Michael Endelman rounds up albums hitting stores this week and next

By Michael Endelman
Updated July 03, 2006 at 04:00 AM EDT
Johnny Cash: Daniel Coston / Retna Ltd.


Johnny Cash, American V: A Hundred Highways (American/Lost Highway)
The Man in Black’s last recorded work is on this elegiac, mournful disc, a fitting capstone to the fruitful late-career collaboration between Rick Rubin and Cash. Rubin has hinted that there’s more material in the vaults, but lets hope this is the last: There’s just no need for a Tupac-style blitz of a post-mortem releases.

Peter Gammons, Never Slow Down, Never Grow Old (Rounder)
The ESPN regular knows his pitching lineups and batting orders, but can he find his way through a I-IV-V progression? This highly unexpected disc should provide the answers, as the Beantown baseball analyst plays guitar and sings (!!) alongside a few ringers, including George Thorogood, Juliana Hatfield, and former Letters to Cleo member Kay Hanley.

Ziggy Marley, Love is My Religion (Tuff Gong)
There’s nothing out-of-the-ordinary about the music on this disc: It’s a set of love-themed reggae material from Bob’s eldest son. But the distribution method is odd: The album is only being sold at cheap-chic retailer Target. Would you like a spliff with your Michael Graves-designed broom?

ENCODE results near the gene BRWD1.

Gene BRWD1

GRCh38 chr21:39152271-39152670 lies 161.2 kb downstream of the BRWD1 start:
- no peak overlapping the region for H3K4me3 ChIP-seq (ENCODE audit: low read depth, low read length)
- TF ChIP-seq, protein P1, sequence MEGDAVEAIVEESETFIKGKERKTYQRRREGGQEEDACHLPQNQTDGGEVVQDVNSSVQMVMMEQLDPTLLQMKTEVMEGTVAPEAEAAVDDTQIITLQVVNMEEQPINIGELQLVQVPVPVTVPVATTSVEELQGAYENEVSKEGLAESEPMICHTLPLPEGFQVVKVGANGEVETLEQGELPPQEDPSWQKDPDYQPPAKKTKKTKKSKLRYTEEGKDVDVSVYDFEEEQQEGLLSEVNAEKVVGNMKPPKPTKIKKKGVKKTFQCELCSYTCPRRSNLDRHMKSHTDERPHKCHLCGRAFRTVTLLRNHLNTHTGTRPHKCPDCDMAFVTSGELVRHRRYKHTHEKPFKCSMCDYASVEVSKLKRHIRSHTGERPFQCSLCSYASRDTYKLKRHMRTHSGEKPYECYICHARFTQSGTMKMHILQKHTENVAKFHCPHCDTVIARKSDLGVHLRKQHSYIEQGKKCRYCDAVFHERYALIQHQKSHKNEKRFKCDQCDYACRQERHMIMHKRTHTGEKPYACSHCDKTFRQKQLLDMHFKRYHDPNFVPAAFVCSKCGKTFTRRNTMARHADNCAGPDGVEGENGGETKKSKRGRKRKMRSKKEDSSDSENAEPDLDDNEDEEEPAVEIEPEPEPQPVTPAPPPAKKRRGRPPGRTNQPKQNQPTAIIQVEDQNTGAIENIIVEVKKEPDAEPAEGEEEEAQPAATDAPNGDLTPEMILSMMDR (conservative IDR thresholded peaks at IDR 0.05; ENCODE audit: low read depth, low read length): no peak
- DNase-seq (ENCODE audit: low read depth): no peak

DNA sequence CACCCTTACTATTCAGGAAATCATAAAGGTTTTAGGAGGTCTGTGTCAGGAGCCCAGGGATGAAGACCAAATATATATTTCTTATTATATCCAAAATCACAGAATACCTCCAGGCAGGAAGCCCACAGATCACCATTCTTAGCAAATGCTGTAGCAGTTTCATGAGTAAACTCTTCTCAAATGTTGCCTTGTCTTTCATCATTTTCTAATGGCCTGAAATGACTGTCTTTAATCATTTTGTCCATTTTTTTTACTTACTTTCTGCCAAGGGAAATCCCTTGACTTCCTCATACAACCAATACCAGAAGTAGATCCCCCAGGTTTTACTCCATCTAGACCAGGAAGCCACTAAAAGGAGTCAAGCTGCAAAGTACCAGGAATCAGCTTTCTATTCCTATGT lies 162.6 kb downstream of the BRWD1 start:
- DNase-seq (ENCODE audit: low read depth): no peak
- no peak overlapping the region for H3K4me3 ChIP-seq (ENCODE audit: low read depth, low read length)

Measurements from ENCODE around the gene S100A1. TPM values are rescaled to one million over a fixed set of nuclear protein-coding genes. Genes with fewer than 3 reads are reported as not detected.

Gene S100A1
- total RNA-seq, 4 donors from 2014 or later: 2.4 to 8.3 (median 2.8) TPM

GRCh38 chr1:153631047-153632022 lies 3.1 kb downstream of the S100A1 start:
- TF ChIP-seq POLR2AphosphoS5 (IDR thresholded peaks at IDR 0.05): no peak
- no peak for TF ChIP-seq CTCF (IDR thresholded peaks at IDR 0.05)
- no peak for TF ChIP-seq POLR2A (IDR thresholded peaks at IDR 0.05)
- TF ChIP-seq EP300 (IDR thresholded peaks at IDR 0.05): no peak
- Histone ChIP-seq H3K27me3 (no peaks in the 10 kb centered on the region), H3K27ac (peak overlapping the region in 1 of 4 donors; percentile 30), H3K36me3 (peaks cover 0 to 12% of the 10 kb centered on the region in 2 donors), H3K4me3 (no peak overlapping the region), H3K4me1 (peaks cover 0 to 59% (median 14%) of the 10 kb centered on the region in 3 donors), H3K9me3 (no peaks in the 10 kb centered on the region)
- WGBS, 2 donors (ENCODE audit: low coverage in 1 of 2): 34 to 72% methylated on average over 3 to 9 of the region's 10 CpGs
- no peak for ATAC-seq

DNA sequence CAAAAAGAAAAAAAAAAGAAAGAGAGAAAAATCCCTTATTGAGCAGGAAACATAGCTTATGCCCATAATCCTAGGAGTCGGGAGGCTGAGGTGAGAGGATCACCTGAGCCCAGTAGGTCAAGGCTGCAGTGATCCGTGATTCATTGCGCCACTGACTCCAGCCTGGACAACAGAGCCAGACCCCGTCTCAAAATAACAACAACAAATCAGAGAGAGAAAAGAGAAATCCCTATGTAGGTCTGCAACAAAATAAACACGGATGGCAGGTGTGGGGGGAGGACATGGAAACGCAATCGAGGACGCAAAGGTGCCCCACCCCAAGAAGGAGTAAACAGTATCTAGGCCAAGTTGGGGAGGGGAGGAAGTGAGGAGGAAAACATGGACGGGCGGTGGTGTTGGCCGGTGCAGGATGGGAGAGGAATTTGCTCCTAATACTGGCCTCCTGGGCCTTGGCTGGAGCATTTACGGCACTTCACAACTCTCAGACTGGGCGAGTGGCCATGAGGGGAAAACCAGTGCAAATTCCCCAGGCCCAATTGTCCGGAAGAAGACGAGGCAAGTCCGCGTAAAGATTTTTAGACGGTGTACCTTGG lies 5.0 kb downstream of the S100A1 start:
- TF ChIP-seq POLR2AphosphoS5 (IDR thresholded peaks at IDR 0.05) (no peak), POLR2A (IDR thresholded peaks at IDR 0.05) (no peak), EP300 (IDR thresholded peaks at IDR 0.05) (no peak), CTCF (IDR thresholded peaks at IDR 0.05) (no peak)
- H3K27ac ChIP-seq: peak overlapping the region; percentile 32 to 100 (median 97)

Rise Against, The Sufferer & the Witness (Geffen)
Here’s one CD that won’t be played at Donald Rumsfeld’s Independence Day BBQ. The latest album from the rabble-rousing Chicago punk quartet is a typically fierce disc of fiercely lefty, anti-corporate, anti-Conservative scream alongs.


Cut Chemist, The Audience’s Listening (Warner Bros.)
Many years in the making, Cut Chemist’s first major-label debut is a beat-freaks delight. The vinyl alchemist creates quirky groovescapes, crammed with all kinds of turntable wicky-wicky and oddball samples.

Ramblin’ Jack Elliott, I Stand Alone (Anti-/Epitaph)
The septuagenarian folkie connects with a whole new generation of admirers on his first new album in seven years, which includes guest spots from Flea, Lucinda Williams, and Sleater-Kinney’s Corin Tucker.

Thom Yorke, The Eraser (XL Recordings)
Not as good as a new Radiohead album, but not as bad as a Scott Storch album. Mr. Sunshine’s first solo disc will please all the Kid A fans, but won’t do much for those Bends lovers.

Soul Asylum, The Silver Lining (Sony Legacy)
Soul Asylum was a ”runaway train? never comin’ back,” that is, until last year, when the group reunited for this album, their first in 11 years.